- God speaks his Word.
- God’s people respond with commitment.
- God hosts a celebratory feast.
Corporate worship that embodies this theology is dialogical, a conversation between God and his people. God always speaks first through his Word, and then his people respond appropriately to God’s revelation.
As Bryan Chapell has helpfully demonstrated in Christ-Centered Worship, and as I demonstrate in Changed from Glory into Glory: The Liturgical Story of the Christian Faith, covenant-renewal worship characterized believers in the early church and Protestants following the seventeenth-century Reformation. Though differences certainly exist between various groups stemming from the Reformation, their theology of covenant-renewal worship was fairly consistent. Another book that very helpfully explains this historic theology of worship is Jonathan Cruse’s What Happens When We Worship.
Songs within this covenant-renewal worship serve one of two functions: (1) Often psalms and hymns serve as God’s words to us, either directly quoting from or paraphrasing Scripture itself. (2) Psalms and hymns can also serve as our response to God’s revelation.
With both cases, choice of songs depends upon how the lyrical content fits within the dialogical, gospel-shaped covenant renewal service. Songs are not lumped together into a musical “set,” but rather interspersed with Scripture readings and prayers throughout the dialogical, gospel-shaped service.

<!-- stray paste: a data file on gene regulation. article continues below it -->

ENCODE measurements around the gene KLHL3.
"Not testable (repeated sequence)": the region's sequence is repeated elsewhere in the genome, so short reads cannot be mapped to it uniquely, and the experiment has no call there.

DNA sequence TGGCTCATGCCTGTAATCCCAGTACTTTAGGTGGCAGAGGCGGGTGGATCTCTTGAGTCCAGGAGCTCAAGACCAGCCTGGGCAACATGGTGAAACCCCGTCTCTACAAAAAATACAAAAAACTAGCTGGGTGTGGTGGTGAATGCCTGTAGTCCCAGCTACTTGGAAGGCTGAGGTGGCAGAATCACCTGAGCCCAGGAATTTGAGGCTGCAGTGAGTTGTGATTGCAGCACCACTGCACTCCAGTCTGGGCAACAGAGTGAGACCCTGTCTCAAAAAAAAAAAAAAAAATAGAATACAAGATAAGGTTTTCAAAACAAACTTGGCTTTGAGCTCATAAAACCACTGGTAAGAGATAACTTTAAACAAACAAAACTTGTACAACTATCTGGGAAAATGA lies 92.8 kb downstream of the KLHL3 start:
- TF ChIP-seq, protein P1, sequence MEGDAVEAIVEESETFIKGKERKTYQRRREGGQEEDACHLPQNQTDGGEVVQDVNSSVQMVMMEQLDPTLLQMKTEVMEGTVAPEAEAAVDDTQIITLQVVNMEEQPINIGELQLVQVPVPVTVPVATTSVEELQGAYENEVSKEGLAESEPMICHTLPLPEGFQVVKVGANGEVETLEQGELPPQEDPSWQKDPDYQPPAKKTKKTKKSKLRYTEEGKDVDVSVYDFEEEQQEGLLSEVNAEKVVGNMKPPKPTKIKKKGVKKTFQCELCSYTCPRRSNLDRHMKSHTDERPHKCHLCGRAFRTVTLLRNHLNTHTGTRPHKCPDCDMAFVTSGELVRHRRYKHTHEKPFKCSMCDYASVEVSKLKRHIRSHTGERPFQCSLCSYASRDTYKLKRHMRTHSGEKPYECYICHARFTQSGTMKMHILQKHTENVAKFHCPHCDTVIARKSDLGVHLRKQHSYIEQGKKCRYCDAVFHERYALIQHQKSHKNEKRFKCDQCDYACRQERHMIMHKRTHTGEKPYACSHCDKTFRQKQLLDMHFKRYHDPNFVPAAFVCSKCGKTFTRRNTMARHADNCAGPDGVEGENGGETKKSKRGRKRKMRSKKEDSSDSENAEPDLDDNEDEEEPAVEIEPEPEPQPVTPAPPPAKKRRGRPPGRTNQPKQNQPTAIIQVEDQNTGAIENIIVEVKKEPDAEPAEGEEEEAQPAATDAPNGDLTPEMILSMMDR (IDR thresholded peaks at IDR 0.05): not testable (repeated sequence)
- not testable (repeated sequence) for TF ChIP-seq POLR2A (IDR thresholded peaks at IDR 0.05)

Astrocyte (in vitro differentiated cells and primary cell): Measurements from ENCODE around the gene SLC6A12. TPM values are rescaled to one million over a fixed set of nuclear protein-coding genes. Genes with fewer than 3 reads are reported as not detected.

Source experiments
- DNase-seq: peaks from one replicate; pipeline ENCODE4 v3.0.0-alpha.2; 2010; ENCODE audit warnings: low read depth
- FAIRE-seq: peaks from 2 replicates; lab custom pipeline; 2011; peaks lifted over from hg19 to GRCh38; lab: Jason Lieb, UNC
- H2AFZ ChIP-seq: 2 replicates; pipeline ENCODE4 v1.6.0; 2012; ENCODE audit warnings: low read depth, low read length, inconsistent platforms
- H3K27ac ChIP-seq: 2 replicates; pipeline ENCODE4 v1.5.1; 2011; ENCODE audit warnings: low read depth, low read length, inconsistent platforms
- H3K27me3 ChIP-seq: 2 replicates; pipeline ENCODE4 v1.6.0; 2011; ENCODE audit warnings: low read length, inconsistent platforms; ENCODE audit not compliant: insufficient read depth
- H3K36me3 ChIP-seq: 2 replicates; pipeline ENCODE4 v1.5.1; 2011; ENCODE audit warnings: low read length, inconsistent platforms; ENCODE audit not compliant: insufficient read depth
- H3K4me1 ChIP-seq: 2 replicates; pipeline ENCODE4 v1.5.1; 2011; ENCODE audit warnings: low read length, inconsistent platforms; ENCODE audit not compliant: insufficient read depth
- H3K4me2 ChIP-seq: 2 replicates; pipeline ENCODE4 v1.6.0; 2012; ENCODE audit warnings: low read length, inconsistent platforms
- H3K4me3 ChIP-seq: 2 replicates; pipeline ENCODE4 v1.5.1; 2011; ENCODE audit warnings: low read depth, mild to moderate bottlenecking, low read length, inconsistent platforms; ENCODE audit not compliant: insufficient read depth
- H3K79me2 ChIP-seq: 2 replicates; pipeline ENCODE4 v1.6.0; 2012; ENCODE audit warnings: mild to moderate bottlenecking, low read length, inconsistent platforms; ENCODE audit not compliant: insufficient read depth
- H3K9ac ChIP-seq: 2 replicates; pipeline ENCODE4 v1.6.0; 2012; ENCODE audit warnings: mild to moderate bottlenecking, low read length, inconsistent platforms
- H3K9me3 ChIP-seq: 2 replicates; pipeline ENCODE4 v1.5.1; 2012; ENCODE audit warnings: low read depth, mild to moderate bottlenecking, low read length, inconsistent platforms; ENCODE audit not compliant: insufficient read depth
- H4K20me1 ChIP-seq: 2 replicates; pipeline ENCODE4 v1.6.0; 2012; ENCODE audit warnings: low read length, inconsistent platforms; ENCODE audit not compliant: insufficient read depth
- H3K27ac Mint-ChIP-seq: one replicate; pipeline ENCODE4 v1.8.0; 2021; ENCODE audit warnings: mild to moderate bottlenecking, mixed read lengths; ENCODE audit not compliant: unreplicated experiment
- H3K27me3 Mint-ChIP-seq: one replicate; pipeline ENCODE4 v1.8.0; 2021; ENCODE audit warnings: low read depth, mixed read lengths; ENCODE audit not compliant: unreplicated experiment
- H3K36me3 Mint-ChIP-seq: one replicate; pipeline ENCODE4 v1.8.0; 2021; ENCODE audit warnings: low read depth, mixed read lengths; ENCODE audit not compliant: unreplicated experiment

The goal of covenant-renewal worship is discipleship—building up the body (1 Cor 14:26). Every aspect of the service is chosen, not for how it will give “authentic expression” to the worshipers or give them an experience of God’s presence (see below), but rather how it will build them up, maturing them by the Word of God.
The music itself is actually not very prominent in this theology of worship. Music is important—as I’ve discussed, it provides an interpretation of the theology of the lyrics and gives expression to that interpretation. But music is secondary. The music is selected and performed to modestly support the truth with sentiments that “accord to sound doctrine,” and an emphasis is given to reverence, self-control, sobriety, and dignity in how the songs are led, accompanied, and performed.
Contrary to caricatures, this kind of worship is deeply emotional, but the music is not intended to stimulate or arouse emotion; rather, deep affections of the soul are stirred by the Holy Spirit through his Word, and music simply gives language to appropriate responses to the Word. Emotion in covenant-renewal worship is not often immediate, visceral, or flashy—rather, it is felt deeply in the soul.3I really don’t like using the term “emotion” since it is a modern term derived from Darwinian evolution. I’d prefer to use the more biblical and premodern terms … Continue reading In fact, particularly because of commands in Scripture (like Titus 2:1) that Christians are to be dignified and self-controlled, care is given to avoid music that would cause a worshiper to lose control. Christians with this theology recognized that although physical feelings are good, they must be controlled lest our “belly” (a Greek metaphor for bodily passions) be our god (Phil 3:19). Rather, since reverence, dignity, and self-control are qualities that accord with sound doctrine, music is chosen that will nurture and cultivate these qualities and the affections of the soul like compassion, kindness, humility, meekness, and patience (Col 3:12) and love, joy, peace, patience, kindness, goodness, faithfulness, gentleness, and self-control (Gal 5:23). This theology takes note of the fact that qualities like intensity, passion, enthusiasm, exhilaration, or euphoria are never described in Scripture as qualities to pursue or stimulate, and they are never used to define the nature of spiritual maturity or the essence of worship.